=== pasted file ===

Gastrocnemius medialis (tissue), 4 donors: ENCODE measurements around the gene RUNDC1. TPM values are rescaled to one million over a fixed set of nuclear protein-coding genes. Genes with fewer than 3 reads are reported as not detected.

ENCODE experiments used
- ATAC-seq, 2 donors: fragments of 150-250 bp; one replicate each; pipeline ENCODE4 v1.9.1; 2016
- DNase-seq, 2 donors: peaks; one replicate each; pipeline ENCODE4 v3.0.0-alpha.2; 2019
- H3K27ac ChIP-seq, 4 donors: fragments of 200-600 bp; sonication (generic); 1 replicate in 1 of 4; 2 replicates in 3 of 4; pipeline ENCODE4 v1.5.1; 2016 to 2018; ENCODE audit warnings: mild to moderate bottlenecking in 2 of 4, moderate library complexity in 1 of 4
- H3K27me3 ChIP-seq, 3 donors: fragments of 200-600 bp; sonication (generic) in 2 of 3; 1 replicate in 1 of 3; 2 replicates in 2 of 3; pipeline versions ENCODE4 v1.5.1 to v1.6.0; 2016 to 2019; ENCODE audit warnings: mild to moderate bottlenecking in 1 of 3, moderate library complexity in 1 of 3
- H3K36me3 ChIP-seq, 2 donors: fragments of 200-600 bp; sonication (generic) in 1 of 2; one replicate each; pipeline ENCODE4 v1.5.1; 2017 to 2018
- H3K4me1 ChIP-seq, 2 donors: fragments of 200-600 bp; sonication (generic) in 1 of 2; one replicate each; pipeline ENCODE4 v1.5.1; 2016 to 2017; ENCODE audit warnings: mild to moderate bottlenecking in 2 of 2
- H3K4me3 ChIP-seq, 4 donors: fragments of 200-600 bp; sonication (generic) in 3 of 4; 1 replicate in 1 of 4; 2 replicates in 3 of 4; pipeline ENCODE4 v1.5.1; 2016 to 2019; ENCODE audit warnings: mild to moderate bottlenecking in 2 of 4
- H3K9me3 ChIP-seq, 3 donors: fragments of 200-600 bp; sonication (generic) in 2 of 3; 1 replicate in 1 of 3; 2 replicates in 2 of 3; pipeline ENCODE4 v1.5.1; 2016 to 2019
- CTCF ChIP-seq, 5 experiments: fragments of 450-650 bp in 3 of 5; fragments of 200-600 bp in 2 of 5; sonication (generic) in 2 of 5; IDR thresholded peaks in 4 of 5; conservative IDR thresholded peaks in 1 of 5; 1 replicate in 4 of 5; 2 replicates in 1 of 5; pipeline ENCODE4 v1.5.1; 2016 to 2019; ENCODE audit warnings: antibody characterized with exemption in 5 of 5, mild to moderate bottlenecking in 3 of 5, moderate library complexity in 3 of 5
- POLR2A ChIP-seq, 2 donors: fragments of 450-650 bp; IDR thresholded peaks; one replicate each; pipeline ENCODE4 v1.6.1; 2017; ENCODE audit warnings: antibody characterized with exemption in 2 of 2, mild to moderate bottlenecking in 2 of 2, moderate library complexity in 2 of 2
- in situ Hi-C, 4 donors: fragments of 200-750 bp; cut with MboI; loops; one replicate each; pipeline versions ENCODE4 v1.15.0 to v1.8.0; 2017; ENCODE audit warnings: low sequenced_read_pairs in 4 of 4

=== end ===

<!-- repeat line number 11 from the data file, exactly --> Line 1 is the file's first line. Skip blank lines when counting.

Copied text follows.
- CTCF ChIP-seq, 5 experiments: fragments of 450-650 bp in 3 of 5; fragments of 200-600 bp in 2 of 5; sonication (generic) in 2 of 5; IDR thresholded peaks in 4 of 5; conservative IDR thresholded peaks in 1 of 5; 1 replicate in 4 of 5; 2 replicates in 1 of 5; pipeline ENCODE4 v1.5.1; 2016 to 2019; ENCODE audit warnings: antibody characterized with exemption in 5 of 5, mild to moderate bottlenecking in 3 of 5, moderate library complexity in 3 of 5